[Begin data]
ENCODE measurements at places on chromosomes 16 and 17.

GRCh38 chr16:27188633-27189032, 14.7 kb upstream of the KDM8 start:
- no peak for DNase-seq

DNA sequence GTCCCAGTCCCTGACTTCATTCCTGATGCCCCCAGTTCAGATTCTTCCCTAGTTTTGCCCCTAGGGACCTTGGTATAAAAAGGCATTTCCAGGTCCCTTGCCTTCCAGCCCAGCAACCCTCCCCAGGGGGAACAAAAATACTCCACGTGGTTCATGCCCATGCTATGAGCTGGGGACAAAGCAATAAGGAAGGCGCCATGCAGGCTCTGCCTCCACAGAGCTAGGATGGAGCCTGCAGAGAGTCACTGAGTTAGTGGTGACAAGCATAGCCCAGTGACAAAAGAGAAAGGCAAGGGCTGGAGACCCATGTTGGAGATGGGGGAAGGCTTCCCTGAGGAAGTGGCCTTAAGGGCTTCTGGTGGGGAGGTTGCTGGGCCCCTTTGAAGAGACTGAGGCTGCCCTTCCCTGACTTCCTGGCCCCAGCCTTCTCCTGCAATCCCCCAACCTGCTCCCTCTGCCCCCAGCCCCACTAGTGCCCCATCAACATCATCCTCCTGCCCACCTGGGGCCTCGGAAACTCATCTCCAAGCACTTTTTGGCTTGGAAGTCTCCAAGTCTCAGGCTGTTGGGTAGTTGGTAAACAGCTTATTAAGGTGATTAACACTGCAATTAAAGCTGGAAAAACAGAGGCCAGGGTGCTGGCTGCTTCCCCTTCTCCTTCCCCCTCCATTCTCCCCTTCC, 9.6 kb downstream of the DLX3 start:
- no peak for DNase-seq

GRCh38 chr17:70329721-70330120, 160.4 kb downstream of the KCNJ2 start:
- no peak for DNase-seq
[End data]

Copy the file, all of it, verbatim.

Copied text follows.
ENCODE measurements at places on chromosomes 16 and 17.

GRCh38 chr16:27188633-27189032, 14.7 kb upstream of the KDM8 start:
- no peak for DNase-seq

DNA sequence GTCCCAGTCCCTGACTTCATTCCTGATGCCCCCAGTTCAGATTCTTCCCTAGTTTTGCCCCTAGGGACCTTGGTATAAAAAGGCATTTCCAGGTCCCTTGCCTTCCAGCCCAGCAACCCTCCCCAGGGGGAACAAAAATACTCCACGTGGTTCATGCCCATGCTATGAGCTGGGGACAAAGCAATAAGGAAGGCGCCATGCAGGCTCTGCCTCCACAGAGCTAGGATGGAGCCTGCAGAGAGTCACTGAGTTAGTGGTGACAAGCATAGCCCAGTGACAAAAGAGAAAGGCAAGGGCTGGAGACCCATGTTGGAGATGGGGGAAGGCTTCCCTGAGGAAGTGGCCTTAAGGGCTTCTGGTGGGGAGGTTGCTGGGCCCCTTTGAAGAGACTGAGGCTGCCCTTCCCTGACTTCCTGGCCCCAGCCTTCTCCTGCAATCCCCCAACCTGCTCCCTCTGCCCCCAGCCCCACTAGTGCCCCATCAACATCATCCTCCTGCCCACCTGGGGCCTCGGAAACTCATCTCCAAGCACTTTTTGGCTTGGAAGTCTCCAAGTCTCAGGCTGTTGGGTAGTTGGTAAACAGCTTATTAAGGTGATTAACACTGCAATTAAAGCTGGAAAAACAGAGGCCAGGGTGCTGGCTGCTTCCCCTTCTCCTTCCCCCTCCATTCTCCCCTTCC, 9.6 kb downstream of the DLX3 start:
- no peak for DNase-seq

GRCh38 chr17:70329721-70330120, 160.4 kb downstream of the KCNJ2 start:
- no peak for DNase-seq